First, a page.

As chancellor, George Osborne was one of those in government who was most opposed to Brexit and who campaigned most aggressively for a remain vote in the EU referendum in 2016. But he was also the prime architect of the coalition government’s austerity programme and new research from the University of Warwick suggests that Osborne’s austerity policies directly led to Britain voting to leave the EU.
The report has been written by Thiemo Fetzer, associate professor in economics at the university. The full 100-page document is here (pdf).
Here are some of the key extracts. This is from the introduction.
The fiscal contraction brought about by the Conservative-led coalition government starting 2010 was sizable: aggregate real government spending on welfare and social protection decreased by around 16% per capita. At the district-level, which administer most welfare programs, spending per person fell by 23.4% in real terms between 2010 and 2015, varying dramatically across districts, ranging from 46.3% to 6.2% with the sharpest cuts in the poorest areas. Using data from government estimates on the simulated intensity of specific welfare cuts across districts, I show that support for Ukip started to grow in areas with significant exposure to specific benefit cuts, after these became effective …
The austerity-induced increase in support for Ukip is sizable and suggests that the tight 2016 EU referendum result (leave won by a margin of 3.5 percentage points) could have well resulted in a victory for remain, had it not been for austerity. The point estimates suggest that in districts that received the average austerity shock, Ukip vote shares were, on average, 3.58 percentage points higher in the 2014 European elections or even 11.62 percentage points higher in the most recent local elections prior to the referendum. Due to the tight link between Ukip vote shares and an area’s support for leave, simple back of the envelope calculations suggest that leave support in 2016 could have been up to 9.51 percentage points lower and thus, could have swung the referendum in favour of remain.
And this is from the conclusion.
This paper presents novel and comprehensive evidence suggesting that austerity induced welfare reforms brought about by the Conservative-led coalition government from late 2010 onwards are key to understanding Brexit. Austerity-induced welfare reforms are a strong driving factor behind the growing support for the populist Ukip party in the wake of the EU referendum, contributed to the development of broader anti-establishment preferences and are strongly associated with popular support for Leave. The results suggest that the EU referendum either may not have taken place, or, as a back of the envelope calculations suggests, could have resulted in a victory for remain, had it not been for austerity.
Researchers have made a similar argument before (including in this paper, co-authored by Fetzer.) But the new study is much more comprehensive, because it includes evidence from a huge Understanding Society household panel linking exposure to benefits cuts with rising support for Ukip. As Fetzer explains in a blog summarising his paper, the bedroom tax was one factor.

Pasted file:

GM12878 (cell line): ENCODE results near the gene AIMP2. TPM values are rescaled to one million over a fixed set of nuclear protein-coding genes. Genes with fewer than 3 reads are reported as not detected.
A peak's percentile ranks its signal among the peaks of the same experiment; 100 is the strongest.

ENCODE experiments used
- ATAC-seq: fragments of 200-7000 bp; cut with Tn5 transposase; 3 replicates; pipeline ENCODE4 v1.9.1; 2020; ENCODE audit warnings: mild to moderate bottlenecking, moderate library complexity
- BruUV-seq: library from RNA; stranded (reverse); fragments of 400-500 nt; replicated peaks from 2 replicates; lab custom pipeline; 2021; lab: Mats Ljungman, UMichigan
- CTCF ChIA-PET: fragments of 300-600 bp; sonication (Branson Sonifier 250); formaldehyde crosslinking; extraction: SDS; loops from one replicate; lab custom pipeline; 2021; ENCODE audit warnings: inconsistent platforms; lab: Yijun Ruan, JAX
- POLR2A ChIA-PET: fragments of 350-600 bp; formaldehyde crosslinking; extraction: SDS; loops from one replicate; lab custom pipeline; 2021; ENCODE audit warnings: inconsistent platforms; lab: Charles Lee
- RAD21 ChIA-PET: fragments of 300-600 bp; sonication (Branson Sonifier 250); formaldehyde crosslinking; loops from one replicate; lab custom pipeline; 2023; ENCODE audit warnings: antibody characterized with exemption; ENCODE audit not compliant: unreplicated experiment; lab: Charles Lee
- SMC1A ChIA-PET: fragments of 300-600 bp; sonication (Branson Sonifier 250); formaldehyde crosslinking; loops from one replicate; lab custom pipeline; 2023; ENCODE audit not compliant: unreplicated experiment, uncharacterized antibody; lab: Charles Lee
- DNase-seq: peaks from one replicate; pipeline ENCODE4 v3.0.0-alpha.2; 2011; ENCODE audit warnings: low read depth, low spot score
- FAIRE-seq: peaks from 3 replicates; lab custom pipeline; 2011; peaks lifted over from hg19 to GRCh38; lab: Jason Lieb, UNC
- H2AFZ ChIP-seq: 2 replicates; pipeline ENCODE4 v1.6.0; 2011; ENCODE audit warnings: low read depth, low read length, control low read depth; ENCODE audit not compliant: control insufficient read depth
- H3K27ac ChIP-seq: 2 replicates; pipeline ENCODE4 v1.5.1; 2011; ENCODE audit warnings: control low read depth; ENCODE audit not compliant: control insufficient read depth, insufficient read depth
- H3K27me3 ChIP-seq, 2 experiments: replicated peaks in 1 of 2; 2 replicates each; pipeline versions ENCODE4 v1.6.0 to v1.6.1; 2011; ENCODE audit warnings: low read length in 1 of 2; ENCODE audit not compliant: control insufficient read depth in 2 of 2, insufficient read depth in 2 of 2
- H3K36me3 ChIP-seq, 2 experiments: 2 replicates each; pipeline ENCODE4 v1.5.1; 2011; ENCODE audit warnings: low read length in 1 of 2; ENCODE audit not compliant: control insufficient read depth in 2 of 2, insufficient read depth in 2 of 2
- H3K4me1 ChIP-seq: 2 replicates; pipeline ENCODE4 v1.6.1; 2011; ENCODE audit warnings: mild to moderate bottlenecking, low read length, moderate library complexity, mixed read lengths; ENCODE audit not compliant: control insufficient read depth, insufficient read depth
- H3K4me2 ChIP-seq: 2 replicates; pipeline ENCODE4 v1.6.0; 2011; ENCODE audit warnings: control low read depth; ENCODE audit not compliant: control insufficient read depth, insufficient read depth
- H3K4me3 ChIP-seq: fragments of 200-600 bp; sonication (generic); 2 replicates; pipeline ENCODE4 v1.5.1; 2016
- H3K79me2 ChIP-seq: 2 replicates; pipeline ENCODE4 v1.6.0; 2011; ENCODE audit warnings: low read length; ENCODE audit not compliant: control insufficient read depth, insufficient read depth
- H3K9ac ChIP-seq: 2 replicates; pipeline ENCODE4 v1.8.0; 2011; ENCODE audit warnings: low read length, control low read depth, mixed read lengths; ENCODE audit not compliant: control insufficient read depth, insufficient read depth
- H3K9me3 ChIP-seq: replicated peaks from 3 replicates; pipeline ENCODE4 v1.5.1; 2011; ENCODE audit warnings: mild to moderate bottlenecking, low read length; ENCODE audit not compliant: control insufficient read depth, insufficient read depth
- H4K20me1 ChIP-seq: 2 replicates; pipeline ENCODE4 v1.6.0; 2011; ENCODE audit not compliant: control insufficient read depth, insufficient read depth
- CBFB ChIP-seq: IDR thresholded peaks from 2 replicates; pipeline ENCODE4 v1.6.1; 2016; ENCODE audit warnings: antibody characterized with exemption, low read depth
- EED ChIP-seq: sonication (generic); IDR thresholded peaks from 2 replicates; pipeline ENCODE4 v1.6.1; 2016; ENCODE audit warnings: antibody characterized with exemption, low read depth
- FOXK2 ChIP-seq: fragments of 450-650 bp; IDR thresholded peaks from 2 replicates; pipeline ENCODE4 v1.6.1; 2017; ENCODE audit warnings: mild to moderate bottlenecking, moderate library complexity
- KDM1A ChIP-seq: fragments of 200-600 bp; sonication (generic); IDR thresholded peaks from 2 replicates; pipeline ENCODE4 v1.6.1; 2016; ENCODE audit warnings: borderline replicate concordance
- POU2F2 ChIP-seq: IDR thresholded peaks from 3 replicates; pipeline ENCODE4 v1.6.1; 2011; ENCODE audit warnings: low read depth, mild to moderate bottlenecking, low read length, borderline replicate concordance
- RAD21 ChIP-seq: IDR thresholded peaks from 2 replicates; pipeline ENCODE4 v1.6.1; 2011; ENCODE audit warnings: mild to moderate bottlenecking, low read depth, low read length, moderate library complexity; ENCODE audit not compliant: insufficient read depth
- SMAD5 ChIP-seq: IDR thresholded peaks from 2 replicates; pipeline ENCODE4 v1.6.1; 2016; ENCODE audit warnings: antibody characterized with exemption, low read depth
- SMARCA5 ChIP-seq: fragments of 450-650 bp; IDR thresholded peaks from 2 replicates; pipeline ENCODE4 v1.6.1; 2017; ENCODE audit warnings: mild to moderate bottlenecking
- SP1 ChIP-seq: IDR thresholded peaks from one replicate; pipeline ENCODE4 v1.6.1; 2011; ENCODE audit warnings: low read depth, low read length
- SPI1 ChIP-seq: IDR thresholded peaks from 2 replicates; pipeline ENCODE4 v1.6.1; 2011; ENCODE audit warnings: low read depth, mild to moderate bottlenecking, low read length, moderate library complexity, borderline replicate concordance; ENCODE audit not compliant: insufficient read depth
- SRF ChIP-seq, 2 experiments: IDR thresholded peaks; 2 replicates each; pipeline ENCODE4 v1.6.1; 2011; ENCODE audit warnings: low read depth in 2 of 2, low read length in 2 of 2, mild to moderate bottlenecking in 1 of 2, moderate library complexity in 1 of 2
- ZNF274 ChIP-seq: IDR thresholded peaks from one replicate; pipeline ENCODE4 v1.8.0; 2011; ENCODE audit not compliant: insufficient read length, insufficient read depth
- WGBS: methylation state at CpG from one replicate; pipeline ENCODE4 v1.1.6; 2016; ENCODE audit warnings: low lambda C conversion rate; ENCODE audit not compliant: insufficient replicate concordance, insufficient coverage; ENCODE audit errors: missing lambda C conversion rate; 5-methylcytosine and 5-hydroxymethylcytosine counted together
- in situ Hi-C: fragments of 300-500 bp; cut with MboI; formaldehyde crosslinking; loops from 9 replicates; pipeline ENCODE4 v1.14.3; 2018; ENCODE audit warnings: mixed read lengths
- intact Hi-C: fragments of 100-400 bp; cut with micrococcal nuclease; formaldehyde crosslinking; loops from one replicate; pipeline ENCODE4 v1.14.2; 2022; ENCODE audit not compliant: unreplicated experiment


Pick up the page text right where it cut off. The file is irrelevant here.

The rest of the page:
Individuals who were exposed to a set of welfare reforms shift to Ukip once they had experienced the benefit cut. One example of a reform studied is the so-called “bedroom tax”. The results suggest that households exposed to this tax shifted towards supporting Ukip, and experienced economic grievances as they fell behind with their rent payments due to the cut. Indeed, dissatisfaction with political institutions as a whole increased following such cuts, with affected individuals being more likely to think that their vote is “unlikely to make a difference” and that “public officials do not care” about them. In other words, by curtailing the welfare state, austerity has likely activated a broad range of existing economic grievances that have developed over a long period.
These charts, from the paper, show the correlation between exposure to benefit cuts and rising support for Ukip.
All of which is worth flagging up today because, frankly, there is not a lot else on at Westminster. Dominic Raab, the Brexit secretary, is on a visit to Paris, and Gavin Williamson, the defence secretary, is on a trip to Romania.
The main event with political implications today will be the Bank of England decision on interest rates at noon, but Graeme Wearden will be covering that on his business live blog.
As usual, I will also be covering breaking political news as it happens, as well as bringing you the best reaction, comment and analysis from the web. But I’m afraid I will be wrapping up today at lunchtime.
You can read all today’s Guardian politics stories here.
Here is the Politico Europe round-up of this morning’s political news. And here is the PoliticsHome list of today’s top 10 must-reads.
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